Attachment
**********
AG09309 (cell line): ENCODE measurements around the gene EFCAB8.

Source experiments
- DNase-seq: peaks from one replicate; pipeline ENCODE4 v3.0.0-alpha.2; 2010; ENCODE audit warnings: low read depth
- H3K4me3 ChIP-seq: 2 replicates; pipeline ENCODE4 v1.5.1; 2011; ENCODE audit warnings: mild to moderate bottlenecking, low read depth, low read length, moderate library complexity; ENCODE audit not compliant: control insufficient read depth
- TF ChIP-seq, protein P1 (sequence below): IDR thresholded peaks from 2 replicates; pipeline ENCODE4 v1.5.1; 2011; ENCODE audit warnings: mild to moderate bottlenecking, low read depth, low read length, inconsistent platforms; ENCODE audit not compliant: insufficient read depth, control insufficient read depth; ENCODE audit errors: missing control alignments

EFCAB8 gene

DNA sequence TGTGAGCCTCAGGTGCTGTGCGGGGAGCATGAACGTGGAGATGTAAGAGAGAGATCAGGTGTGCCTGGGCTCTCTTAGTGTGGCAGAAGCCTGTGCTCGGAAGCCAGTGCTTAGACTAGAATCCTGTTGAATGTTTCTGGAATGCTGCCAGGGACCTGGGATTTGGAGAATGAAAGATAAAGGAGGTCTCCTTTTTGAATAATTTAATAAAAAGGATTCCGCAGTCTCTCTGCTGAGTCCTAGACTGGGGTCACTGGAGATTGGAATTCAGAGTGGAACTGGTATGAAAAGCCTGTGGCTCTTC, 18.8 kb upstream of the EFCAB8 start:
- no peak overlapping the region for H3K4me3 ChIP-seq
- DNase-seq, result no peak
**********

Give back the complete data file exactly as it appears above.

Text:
AG09309 (cell line): ENCODE measurements around the gene EFCAB8.

Source experiments
- DNase-seq: peaks from one replicate; pipeline ENCODE4 v3.0.0-alpha.2; 2010; ENCODE audit warnings: low read depth
- H3K4me3 ChIP-seq: 2 replicates; pipeline ENCODE4 v1.5.1; 2011; ENCODE audit warnings: mild to moderate bottlenecking, low read depth, low read length, moderate library complexity; ENCODE audit not compliant: control insufficient read depth
- TF ChIP-seq, protein P1 (sequence below): IDR thresholded peaks from 2 replicates; pipeline ENCODE4 v1.5.1; 2011; ENCODE audit warnings: mild to moderate bottlenecking, low read depth, low read length, inconsistent platforms; ENCODE audit not compliant: insufficient read depth, control insufficient read depth; ENCODE audit errors: missing control alignments

EFCAB8 gene

DNA sequence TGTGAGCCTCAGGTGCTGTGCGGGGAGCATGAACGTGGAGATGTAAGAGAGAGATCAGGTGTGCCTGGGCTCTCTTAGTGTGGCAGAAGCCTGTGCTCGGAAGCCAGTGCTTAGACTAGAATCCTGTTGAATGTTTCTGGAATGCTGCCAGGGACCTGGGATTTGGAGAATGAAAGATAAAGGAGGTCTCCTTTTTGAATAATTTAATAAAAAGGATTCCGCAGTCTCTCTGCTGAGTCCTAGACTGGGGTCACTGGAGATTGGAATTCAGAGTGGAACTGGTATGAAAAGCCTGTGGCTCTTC, 18.8 kb upstream of the EFCAB8 start:
- no peak overlapping the region for H3K4me3 ChIP-seq
- DNase-seq, result no peak